As best as we can tell, Ann Arbor's hospitality industry officially started with the Washtenaw Coffee House, at what would come to be known as "Bloody Corners
." When people came to the newly settled town, and needed a place to stay, they went to the home of Elisha and Mary Ann Rumsey. But as more and more folks arrived, Ann Arbor needed additional lodgings. (Mrs. Rumsey was, by all accounts, a great hostess—but everyone has her limits!). Thus, we built us some hotels.
In 1832, William R. Thomson opened the Washtenaw House Hotel on Broadway in Lower Town. Inside the three story building was a bar and ballroom. Not much information about the hotel remains today, but we do know that our first governor was a guest there, and in its day the inn was known as the finest between Chicago and Detroit. By 1857, Washtenaw House had a new proprietor by the name of W.W. Wells. He and his wife, Diana, had two children and he was described as a "courteous landlord". The building was torn down in 1927.
Many hotels surrounded the courthouse square. Our first large hotel was the Franklin House, located at the northwest corner of Main & Huron, former site of John Allen's log block home. Across the way at Huron and Fourth Avenue sat Cook's Hotel, later renamed Cook's Temperance House. Not only were the owner and his wife teetotalers, but the Mrs. ran the Ladies Total Abstinence Benevolent Society (one can only hope called itself L-TABS, because that sounds cool).
In 1871, new owners replaced the old wooden hotel with a modern brick building. A 1910 fire led to further remodeling and a new name—the Allenel, a clever mix of founder John Allen's name and the word "hotel". Like many hotels of its day, the Allenel boasted a fancy dining room and a bar. Common knowledge, however, dictated that guests avoid rooms above the second floor, as the place was such a fire trap that one wanted the ability to jump to safety should the need arise. In 1967, a Sheraton Inn replaced the Allenel, later renamed as the Ann Arbor Inn. In 1990, the hotel shut its doors and the building was converted into what is now the Courthouse Square apartments for seniors aged 55 and above.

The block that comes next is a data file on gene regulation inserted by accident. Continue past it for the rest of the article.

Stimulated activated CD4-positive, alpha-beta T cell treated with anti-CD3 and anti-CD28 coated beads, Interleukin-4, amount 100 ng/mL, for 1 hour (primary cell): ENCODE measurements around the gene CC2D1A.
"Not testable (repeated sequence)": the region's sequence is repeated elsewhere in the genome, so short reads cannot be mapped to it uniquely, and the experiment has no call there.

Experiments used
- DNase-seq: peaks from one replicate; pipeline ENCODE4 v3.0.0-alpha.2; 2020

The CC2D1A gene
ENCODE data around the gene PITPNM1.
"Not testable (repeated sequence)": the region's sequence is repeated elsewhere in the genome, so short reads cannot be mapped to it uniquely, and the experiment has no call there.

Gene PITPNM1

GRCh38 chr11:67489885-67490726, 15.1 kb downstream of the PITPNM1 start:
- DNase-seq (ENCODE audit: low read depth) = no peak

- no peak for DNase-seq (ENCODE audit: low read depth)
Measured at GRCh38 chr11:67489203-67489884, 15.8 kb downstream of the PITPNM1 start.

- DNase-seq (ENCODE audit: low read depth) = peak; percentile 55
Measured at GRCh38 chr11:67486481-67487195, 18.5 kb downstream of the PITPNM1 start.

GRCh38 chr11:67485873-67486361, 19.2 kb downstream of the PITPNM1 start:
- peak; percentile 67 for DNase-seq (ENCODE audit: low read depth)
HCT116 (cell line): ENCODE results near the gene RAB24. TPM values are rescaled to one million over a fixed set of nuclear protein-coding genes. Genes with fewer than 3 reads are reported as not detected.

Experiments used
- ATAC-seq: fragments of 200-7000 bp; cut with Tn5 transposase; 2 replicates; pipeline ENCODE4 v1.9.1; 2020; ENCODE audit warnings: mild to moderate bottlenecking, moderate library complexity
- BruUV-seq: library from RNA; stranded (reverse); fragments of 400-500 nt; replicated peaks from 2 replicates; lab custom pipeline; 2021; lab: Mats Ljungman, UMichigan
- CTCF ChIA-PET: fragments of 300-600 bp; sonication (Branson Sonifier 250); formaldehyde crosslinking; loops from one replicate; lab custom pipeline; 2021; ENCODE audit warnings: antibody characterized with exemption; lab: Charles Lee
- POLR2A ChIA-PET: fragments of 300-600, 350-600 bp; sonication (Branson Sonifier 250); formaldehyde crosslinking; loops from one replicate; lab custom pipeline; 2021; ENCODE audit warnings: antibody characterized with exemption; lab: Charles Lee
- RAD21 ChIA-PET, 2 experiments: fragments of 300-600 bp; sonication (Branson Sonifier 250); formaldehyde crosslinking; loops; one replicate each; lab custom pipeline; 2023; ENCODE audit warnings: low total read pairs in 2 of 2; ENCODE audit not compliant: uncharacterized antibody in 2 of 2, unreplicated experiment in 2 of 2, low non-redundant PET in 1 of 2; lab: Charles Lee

The west side had its own place to stay, eat and drink. The Germania Hotel, located where the Earle and Sweetwaters currently sit, at the southeast corner of Washington and Ashley, had more than just hotel rooms. Built by Michael Staebler, the building hosted meetings of the Germania Society, dances, balls and lectures. In 1895, the family renamed it the American Hotel and added a fourth floor. An 1891 advertisement boasted modern refits and steam heating throughout for just $2.00 per day.
Located at the southwest corner of Main and Ann, the Hotel Whitney was next to the Whitney Theater. To get into the theater, you actually entered through the hotel lobby. One fun fact about the Whitney Theater was that you could get tickets by climbing the fire escape to reach a ticket window in the second balcony. Stars who were touring the area usually stayed at the conveniently located hotel. This was also the original site for Hill's Opera House. Sadly, today it is a surface parking lot.
Though an evening in Ann Arbor's historic hotels may sound appealing, they also had a tendency to reflect the ignoble attitudes of the time. No advertisement actually says that African Americans were forbidden to grace the premises, and no articles about a "whites only" clientele were written. But, it is important to note that Forester's Hotel, in what is now Kerrytown, was known as the hotel "under colored management." For visitors of color, the message was clear: the only rooms open to them would be found at Forester's. The Kayser Block also housed accommodations for African American residents, and was known as a place to go for new arrivals. It now houses the 'venerable' Fourth Avenue Birkenstock store and the Bellanina Day spa.
Today, as long as you can pay the price, you can stay in any Ann Arbor hotel you want. And the downtown options are finally growing. The Campus Inn has been expanded and rebranded as the Graduate Ann Arbor, and a brand new Marriott opened at the northeast corner of Ashley and Huron. The days of society balls may be over over, but, thankfully, you can rest in peace if your room happens to be above the second floor. As with all things, you win some, you lose some.
Patti L. Smith is a freelance writer. Her first book, Images of America: Downtown Ann Arbor, was published by Arcadia Publishers. It is available on her website, www.TeacherPatti.com as well as at bookstores in the Ann Arbor area.
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